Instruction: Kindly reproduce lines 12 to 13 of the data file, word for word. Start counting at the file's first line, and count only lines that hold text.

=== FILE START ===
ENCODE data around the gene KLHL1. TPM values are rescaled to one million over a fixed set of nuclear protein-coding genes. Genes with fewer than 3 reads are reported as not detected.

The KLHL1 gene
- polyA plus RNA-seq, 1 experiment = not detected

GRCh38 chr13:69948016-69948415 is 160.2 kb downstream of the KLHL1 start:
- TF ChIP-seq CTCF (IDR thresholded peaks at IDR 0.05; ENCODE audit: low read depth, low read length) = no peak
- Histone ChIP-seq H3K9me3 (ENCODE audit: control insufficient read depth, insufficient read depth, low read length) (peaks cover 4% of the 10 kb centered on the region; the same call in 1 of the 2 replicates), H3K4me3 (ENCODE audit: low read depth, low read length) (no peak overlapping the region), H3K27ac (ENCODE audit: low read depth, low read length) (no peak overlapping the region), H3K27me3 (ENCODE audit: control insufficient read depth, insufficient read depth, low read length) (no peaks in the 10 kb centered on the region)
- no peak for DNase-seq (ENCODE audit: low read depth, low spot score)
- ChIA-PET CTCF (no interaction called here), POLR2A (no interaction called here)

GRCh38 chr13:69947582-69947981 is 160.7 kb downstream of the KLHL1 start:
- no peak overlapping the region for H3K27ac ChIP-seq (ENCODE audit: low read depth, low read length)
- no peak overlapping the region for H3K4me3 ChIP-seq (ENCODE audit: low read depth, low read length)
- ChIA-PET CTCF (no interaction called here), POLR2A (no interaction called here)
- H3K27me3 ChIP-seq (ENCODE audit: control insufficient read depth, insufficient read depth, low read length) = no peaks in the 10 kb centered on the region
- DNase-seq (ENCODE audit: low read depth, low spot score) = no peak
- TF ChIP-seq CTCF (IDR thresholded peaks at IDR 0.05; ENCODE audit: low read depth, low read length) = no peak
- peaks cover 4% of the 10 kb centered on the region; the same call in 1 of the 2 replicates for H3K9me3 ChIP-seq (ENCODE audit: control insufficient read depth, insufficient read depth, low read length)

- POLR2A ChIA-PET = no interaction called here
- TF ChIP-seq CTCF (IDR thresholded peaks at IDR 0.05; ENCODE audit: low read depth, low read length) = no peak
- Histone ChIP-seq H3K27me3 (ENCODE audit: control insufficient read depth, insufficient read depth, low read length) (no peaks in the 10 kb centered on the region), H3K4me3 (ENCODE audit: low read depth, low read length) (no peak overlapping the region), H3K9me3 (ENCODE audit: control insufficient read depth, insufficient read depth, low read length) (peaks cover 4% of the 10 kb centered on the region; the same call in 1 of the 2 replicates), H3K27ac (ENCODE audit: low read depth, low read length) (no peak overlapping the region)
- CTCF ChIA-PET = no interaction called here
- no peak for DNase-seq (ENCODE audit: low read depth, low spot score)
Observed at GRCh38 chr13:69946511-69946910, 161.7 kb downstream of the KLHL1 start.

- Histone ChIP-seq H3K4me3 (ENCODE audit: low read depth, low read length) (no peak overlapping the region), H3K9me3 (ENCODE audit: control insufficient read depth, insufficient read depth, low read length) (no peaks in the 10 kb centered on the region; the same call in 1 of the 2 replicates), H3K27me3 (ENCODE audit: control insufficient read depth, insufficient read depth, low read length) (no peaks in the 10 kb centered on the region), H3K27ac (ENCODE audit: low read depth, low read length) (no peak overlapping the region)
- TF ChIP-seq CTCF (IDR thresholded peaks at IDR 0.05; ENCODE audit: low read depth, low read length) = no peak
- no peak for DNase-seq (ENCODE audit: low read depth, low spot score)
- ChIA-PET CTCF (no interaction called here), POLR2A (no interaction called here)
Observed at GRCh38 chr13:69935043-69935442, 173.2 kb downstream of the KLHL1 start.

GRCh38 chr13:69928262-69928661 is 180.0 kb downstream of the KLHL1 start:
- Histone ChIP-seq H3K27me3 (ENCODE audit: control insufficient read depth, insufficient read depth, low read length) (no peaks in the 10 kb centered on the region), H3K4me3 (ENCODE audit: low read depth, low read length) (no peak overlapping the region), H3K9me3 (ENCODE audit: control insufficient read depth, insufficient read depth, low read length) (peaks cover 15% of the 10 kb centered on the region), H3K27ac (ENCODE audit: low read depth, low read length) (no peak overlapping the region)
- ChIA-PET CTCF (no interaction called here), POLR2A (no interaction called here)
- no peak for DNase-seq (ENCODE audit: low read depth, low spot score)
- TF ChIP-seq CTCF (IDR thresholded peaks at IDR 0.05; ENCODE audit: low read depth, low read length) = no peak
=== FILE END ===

- ChIA-PET CTCF (no interaction called here), POLR2A (no interaction called here)
- H3K27me3 ChIP-seq (ENCODE audit: control insufficient read depth, insufficient read depth, low read length) = no peaks in the 10 kb centered on the region